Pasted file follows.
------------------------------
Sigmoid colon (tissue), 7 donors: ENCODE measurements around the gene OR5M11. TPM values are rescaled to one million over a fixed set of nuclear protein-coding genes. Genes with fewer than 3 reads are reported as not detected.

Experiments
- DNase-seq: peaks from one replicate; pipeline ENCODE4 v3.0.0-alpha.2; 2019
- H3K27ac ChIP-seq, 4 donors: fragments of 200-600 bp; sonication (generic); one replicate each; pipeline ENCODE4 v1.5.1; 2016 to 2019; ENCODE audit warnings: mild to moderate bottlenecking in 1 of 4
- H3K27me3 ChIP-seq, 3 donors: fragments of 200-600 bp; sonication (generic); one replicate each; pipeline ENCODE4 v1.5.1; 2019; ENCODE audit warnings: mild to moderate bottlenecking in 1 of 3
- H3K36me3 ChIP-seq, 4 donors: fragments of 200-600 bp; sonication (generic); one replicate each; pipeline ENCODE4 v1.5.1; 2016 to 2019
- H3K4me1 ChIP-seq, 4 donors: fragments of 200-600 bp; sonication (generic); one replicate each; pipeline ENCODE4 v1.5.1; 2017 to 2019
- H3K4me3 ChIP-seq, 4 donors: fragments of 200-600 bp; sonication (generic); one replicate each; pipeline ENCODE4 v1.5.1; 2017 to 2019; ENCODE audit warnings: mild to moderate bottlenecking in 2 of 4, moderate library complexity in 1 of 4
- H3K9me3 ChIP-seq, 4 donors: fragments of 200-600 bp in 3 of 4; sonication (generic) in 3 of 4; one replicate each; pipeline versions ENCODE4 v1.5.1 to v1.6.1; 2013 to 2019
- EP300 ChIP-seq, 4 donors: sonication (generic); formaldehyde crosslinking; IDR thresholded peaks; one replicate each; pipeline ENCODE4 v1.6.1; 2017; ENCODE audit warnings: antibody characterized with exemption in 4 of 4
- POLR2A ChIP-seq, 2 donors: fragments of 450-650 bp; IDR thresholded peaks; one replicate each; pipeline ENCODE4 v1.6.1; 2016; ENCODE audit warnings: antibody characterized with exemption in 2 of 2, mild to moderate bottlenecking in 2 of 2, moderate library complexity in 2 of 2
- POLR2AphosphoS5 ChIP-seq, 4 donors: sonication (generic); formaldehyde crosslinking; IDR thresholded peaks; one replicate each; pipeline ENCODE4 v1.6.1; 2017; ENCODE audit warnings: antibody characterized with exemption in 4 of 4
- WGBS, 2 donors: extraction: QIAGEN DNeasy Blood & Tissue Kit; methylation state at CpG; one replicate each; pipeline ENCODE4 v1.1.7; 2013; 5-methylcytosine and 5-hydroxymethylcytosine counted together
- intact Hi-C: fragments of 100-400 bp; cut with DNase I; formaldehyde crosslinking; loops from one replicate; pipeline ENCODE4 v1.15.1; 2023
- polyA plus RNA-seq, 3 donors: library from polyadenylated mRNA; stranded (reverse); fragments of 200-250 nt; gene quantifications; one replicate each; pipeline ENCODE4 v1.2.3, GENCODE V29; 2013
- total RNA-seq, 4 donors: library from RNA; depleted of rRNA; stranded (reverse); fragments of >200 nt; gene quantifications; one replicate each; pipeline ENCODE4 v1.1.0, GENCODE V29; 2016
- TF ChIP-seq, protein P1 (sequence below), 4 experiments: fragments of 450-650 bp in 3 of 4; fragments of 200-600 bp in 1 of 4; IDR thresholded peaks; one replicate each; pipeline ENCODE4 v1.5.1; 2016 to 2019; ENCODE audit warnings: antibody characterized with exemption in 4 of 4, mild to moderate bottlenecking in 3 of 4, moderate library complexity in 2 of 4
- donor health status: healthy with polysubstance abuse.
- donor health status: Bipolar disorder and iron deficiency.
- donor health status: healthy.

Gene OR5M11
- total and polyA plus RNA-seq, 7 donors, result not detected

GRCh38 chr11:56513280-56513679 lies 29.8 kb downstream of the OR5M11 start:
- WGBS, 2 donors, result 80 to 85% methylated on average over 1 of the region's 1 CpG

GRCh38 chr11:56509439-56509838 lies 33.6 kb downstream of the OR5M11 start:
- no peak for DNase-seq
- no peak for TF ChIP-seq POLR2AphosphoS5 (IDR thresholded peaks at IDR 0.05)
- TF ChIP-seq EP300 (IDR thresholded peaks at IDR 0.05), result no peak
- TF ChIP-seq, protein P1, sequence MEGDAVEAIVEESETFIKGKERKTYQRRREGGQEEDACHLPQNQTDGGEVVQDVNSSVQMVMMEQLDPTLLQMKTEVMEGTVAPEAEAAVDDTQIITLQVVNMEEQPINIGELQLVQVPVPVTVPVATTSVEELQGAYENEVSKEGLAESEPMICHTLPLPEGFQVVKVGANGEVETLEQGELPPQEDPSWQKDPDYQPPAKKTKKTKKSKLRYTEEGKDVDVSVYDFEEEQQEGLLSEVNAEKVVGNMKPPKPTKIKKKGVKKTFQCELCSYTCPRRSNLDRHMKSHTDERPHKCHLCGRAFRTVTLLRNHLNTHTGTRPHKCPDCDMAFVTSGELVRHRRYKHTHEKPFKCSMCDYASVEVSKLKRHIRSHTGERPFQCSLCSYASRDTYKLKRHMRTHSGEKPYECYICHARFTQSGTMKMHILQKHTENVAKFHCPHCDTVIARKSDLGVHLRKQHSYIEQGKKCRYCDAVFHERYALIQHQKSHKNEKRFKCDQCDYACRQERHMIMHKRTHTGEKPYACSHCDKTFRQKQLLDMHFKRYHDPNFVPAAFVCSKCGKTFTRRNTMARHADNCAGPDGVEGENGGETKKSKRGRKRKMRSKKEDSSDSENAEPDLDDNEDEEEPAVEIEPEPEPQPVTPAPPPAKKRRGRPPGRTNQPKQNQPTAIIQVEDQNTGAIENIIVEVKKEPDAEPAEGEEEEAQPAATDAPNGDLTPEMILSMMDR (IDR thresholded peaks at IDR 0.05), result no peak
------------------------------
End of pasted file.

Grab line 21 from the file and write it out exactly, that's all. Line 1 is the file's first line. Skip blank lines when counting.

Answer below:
Gene OR5M11